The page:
Finally, Hoang points to what she claims are weaknesses or inconsistencies in the circumstantial evidence that B.D. sustained a serious head injury while in her care and argues that the evidence did not exclude every other reasonable hypothesis that someone else inflicted the child's injuries.20 To warrant a conviction on circumstantial evidence, such circumstantial evidence need not exclude every possible hypothesis other than the defendant's guilt, but only reasonable hypotheses.21 Whether a hypothesis is reasonable is a question for the jury, and we will not disturb that finding unless the guilty verdict is insupportable as a matter of law.22 Viewed in the light most favorable to the verdict, the jury was authorized to find, after weighing the different theories presented, that every reasonable hypothesis except Hoang's guilt was excluded. This finding is not insupportable. Consequently, the circumstantial evidence was sufficient under the standard of Jackson v. Virginia to authorize the jury's verdict that Hoang was guilty beyond a reasonable doubt of contributing to the deprivation of a minor.23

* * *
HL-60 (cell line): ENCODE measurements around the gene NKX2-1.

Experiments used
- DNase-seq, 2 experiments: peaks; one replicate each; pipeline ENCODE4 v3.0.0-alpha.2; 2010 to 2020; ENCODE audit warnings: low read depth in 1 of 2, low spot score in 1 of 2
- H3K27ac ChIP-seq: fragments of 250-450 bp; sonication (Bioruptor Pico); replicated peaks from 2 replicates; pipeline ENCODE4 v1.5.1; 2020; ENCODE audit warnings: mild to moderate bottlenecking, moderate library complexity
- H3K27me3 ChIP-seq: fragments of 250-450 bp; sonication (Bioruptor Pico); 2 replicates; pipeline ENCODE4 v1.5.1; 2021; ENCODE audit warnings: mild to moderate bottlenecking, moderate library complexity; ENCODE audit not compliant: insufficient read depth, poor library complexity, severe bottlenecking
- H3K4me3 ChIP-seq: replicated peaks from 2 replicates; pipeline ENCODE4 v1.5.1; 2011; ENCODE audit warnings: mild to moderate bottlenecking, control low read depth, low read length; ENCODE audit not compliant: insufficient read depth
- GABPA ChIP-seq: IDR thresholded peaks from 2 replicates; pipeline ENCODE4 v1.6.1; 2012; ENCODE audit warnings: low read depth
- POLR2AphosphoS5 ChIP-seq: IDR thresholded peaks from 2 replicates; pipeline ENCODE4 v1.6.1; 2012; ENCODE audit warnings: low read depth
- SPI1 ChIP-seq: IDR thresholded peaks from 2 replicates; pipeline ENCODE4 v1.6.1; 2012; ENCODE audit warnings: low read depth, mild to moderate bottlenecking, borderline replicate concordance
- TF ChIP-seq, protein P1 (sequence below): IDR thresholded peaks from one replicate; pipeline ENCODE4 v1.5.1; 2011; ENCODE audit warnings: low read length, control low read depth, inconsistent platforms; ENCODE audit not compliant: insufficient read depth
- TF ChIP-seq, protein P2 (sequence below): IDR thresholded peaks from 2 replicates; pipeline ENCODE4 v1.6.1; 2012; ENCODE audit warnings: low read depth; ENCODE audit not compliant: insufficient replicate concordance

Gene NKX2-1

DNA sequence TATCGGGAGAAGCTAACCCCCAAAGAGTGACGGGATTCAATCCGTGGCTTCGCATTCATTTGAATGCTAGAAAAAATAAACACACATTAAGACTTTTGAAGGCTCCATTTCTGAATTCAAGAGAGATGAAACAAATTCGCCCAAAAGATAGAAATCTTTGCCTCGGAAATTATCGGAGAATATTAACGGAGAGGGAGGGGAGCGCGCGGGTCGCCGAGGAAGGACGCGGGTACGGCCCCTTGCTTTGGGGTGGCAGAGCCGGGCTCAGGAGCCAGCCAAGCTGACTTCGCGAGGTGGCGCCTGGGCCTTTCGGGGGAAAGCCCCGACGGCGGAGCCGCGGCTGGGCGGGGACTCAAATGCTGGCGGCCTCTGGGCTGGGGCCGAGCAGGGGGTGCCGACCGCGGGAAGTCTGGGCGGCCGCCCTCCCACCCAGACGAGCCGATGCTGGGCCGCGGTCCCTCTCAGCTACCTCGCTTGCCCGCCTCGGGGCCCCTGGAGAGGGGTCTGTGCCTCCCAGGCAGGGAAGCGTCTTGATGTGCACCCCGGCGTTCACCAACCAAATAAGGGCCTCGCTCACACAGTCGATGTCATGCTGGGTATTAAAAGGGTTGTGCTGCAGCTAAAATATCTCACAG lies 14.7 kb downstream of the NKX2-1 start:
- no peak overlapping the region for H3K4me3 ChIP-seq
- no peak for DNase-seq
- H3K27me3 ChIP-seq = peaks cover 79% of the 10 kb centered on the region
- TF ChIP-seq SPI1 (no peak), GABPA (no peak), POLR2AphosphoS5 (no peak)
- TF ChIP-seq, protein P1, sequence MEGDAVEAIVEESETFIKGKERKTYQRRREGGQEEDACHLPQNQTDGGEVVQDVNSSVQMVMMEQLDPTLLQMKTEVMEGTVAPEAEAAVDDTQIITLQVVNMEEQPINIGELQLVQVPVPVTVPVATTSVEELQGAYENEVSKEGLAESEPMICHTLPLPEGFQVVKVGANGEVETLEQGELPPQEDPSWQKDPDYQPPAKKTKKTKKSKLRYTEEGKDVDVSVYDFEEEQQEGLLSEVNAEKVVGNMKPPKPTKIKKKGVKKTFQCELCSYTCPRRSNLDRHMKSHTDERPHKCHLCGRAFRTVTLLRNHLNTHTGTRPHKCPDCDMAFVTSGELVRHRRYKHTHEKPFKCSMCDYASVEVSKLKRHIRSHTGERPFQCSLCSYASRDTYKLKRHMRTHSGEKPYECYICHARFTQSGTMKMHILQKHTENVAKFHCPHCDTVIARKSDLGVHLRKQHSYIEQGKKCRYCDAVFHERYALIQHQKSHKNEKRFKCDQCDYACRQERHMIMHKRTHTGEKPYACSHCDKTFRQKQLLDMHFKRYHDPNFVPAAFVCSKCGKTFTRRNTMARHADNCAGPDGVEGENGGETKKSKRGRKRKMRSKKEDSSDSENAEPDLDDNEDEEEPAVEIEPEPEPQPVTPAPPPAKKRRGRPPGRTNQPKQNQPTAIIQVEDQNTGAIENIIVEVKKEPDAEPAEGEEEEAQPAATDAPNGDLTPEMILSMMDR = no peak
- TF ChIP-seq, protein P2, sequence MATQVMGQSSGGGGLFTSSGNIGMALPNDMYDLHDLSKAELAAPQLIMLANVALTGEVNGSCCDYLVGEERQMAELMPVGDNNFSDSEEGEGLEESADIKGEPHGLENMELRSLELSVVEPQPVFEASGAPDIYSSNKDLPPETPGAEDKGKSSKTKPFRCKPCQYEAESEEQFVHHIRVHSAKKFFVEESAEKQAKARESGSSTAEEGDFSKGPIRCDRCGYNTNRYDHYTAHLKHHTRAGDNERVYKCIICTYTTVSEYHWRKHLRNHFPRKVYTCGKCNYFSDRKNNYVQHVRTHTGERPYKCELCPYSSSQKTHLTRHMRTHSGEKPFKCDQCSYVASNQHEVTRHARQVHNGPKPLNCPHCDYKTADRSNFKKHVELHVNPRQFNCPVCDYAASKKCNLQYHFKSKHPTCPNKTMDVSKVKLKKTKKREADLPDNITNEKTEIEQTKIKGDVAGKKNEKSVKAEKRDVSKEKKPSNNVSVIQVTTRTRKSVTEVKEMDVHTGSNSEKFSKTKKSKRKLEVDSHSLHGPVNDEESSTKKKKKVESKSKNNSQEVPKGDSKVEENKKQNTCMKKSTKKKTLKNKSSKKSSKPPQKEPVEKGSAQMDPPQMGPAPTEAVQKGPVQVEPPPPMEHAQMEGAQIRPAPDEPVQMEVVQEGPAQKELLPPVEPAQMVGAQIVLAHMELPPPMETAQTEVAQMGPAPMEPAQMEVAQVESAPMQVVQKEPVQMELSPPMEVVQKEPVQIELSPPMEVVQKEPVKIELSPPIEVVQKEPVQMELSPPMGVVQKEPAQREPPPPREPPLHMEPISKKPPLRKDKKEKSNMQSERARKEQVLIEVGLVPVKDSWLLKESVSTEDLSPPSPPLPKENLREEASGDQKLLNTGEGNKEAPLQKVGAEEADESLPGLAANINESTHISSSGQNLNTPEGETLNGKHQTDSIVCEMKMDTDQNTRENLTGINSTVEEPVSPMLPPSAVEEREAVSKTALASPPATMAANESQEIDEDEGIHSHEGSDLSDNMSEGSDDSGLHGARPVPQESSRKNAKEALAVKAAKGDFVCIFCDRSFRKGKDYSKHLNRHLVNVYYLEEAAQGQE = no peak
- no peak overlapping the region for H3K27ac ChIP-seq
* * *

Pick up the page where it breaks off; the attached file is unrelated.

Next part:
3. Hoang contends that the jury charge inadequately instructed the jury on malice as required for a conviction of cruelty to children. She claims that the evidence authorized the jury to find that her failure to seek medical treatment was not malicious but rather a negligent mistake in judgment. Relying on Brewton v. State,24 she urges that the trial court erred in refusing to give her requested instruction that the “crime of cruelty to children by the failure to provide medical care may not be based on the guardian's negligent mistake in judgment as to when medical care is required, but must be based on the malicious failure to provide that care.”